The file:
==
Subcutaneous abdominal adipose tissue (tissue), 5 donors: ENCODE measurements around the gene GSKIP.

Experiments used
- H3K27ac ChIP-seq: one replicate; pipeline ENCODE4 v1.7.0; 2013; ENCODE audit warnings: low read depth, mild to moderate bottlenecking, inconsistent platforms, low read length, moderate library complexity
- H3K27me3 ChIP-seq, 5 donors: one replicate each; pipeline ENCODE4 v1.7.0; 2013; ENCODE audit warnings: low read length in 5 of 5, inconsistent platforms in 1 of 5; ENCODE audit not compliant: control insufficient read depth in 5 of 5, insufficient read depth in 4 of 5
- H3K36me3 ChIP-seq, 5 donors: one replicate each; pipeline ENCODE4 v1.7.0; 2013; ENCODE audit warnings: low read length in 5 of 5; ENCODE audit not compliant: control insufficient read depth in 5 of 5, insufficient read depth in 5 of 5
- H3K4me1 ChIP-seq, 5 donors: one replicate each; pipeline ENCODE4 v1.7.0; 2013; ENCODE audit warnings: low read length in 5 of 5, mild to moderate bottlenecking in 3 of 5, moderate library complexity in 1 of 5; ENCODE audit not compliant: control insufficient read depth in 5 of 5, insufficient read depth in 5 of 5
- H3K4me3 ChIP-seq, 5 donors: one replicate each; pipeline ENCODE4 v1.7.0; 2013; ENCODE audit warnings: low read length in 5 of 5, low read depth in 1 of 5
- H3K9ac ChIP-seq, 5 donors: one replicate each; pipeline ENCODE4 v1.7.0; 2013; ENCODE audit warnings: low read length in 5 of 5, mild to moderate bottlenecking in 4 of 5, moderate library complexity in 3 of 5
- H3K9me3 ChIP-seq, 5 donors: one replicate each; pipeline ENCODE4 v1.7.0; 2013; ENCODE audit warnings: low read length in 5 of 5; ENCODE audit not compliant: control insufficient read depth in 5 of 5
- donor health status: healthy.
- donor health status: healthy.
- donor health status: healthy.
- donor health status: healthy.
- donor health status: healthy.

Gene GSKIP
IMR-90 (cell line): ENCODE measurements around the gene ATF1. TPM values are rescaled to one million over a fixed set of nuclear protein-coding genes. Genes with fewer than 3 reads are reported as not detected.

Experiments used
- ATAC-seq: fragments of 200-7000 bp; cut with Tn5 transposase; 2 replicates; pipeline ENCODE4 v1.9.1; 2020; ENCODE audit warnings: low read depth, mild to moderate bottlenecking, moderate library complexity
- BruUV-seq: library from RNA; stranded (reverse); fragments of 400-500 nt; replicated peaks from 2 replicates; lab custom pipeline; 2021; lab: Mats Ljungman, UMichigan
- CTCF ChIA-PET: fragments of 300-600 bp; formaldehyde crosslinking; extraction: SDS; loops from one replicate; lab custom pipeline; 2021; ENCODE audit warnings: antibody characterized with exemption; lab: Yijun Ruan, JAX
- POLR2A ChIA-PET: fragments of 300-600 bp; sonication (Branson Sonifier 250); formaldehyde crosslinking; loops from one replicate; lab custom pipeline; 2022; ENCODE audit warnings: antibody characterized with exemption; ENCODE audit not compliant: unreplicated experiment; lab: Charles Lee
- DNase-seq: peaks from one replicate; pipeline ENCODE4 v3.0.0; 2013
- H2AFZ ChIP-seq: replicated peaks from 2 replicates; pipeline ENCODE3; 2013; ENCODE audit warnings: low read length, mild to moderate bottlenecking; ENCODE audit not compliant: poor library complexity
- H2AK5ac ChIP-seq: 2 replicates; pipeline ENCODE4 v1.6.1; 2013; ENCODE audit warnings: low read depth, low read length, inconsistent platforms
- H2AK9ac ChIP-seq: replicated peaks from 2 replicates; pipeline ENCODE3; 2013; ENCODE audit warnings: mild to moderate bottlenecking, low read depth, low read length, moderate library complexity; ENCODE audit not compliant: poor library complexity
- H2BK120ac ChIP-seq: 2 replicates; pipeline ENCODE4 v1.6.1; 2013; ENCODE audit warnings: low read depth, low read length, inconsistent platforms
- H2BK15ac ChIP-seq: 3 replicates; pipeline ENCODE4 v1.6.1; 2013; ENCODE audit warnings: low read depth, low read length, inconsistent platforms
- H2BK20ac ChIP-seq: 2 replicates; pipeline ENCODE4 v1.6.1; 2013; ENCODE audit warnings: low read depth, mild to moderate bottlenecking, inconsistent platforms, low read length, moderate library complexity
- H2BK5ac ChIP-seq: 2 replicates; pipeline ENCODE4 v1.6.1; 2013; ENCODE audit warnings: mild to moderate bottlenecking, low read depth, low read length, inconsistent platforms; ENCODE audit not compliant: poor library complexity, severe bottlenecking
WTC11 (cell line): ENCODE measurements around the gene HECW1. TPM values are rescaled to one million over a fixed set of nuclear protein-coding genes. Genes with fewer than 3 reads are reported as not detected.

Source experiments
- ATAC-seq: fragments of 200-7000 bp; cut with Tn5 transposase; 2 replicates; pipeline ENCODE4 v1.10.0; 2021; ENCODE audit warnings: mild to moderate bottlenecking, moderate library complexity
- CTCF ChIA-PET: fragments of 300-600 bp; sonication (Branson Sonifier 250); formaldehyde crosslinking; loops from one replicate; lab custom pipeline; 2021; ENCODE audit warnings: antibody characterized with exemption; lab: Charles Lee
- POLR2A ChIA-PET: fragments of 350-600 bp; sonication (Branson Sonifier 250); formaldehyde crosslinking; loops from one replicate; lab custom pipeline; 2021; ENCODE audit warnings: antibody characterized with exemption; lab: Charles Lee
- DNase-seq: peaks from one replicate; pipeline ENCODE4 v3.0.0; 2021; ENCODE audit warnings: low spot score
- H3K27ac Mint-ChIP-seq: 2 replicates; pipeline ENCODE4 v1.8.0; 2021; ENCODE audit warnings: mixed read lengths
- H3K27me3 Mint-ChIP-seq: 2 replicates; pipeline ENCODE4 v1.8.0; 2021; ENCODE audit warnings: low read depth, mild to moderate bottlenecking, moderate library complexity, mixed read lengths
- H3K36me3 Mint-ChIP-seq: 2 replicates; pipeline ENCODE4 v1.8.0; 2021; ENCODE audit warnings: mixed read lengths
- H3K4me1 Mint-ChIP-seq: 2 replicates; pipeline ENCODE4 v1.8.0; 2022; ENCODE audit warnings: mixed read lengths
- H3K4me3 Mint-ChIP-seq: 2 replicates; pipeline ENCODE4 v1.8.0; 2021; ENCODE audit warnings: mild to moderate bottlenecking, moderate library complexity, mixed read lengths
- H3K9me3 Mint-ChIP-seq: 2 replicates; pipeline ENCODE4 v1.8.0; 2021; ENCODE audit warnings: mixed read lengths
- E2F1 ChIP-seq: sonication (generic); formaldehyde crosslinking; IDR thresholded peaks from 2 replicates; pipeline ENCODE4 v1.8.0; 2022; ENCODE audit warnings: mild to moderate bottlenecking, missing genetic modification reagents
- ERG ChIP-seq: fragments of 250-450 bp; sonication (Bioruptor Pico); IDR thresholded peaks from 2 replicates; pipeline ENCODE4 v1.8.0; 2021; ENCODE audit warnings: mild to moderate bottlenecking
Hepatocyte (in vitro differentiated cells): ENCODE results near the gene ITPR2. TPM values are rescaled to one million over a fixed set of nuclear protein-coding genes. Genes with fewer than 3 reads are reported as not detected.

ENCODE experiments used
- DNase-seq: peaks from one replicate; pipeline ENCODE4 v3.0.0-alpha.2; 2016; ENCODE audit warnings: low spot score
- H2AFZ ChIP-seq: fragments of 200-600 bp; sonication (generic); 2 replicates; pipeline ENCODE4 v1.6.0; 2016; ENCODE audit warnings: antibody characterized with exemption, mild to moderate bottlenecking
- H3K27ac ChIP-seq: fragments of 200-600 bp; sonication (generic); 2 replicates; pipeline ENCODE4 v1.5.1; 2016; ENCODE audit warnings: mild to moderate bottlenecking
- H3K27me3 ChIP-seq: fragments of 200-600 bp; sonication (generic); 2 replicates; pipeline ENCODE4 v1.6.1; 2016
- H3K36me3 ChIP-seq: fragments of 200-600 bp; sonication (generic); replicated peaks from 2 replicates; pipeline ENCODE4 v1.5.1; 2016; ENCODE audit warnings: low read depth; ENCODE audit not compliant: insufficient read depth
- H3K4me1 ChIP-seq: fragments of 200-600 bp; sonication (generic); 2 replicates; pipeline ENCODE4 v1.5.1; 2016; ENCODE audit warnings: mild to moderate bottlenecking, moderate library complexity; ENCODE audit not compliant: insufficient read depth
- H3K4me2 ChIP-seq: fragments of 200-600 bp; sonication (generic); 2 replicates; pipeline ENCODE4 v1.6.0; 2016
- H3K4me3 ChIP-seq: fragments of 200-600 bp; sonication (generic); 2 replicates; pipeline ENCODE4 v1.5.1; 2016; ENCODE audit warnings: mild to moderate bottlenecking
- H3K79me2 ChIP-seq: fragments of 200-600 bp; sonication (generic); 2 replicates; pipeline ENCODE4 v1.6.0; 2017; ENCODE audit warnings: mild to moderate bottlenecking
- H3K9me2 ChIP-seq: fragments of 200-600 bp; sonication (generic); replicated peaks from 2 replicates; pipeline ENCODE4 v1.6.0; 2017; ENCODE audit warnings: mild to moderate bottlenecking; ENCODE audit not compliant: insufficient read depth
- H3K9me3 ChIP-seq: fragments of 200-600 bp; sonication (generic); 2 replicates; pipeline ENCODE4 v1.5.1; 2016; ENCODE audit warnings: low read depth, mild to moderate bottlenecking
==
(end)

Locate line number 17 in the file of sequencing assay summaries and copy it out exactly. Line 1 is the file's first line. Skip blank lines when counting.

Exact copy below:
Experiments used